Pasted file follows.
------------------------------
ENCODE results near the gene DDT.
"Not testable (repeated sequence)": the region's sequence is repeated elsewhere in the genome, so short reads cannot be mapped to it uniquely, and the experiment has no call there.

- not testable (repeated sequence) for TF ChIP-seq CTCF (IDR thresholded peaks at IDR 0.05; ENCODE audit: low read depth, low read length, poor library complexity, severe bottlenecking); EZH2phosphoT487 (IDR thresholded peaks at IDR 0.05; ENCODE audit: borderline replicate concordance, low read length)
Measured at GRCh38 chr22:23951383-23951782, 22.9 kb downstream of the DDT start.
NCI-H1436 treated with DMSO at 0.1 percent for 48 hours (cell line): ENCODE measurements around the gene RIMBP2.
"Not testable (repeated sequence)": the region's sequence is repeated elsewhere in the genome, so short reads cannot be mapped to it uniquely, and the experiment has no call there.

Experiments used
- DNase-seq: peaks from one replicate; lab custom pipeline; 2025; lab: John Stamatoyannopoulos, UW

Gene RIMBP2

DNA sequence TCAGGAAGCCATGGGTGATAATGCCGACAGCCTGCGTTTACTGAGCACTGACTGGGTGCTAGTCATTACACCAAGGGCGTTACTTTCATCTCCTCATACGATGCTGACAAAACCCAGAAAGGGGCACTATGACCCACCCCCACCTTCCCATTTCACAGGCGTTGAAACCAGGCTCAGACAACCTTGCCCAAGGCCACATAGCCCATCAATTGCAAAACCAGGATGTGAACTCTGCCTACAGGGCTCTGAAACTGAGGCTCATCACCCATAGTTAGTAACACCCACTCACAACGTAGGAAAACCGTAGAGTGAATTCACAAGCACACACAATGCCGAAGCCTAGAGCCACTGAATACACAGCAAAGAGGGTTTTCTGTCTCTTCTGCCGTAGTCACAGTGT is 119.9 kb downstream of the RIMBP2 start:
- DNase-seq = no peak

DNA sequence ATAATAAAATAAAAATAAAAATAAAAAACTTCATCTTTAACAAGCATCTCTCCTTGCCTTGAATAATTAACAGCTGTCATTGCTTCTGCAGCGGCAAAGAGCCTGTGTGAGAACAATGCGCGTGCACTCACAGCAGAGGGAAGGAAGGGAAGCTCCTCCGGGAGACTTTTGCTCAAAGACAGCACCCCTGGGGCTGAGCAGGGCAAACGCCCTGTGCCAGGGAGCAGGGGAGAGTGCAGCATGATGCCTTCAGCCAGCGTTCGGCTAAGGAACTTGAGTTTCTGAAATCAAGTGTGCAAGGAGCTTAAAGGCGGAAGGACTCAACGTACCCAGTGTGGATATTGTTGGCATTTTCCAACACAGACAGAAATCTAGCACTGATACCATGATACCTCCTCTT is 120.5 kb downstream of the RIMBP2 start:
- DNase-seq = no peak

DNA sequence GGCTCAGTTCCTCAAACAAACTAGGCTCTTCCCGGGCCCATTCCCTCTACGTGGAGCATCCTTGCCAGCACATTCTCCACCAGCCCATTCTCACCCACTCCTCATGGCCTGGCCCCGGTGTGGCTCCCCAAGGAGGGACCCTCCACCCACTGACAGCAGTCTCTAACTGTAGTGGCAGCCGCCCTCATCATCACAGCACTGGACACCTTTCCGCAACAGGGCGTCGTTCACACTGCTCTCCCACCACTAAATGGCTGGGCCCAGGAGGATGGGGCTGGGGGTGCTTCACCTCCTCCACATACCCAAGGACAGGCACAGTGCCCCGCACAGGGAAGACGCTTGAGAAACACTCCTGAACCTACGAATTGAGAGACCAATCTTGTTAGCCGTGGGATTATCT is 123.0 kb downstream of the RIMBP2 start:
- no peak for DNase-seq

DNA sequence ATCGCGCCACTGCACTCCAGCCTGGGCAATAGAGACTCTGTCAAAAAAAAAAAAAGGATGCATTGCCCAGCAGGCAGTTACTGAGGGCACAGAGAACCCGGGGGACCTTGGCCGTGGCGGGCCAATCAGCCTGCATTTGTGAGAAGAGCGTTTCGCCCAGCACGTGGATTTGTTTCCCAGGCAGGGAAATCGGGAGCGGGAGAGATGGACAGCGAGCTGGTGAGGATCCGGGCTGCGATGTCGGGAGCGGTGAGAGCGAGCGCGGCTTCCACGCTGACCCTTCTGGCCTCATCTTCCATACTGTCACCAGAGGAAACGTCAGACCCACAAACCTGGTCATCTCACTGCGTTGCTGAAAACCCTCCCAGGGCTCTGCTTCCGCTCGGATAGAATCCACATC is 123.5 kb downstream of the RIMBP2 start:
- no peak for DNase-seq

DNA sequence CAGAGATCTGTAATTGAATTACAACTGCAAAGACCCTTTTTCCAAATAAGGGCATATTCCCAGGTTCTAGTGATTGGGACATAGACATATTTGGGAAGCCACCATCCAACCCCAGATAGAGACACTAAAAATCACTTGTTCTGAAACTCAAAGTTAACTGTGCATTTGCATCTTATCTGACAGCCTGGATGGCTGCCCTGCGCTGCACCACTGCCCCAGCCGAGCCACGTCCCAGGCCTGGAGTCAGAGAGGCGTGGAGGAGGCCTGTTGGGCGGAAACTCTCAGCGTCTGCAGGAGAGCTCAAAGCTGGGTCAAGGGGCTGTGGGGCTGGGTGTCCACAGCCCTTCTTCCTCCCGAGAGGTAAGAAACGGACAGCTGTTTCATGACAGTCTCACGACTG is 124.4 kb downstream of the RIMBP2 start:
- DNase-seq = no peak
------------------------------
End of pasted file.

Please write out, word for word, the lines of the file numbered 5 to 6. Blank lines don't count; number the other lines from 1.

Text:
NCI-H1436 treated with DMSO at 0.1 percent for 48 hours (cell line): ENCODE measurements around the gene RIMBP2.
"Not testable (repeated sequence)": the region's sequence is repeated elsewhere in the genome, so short reads cannot be mapped to it uniquely, and the experiment has no call there.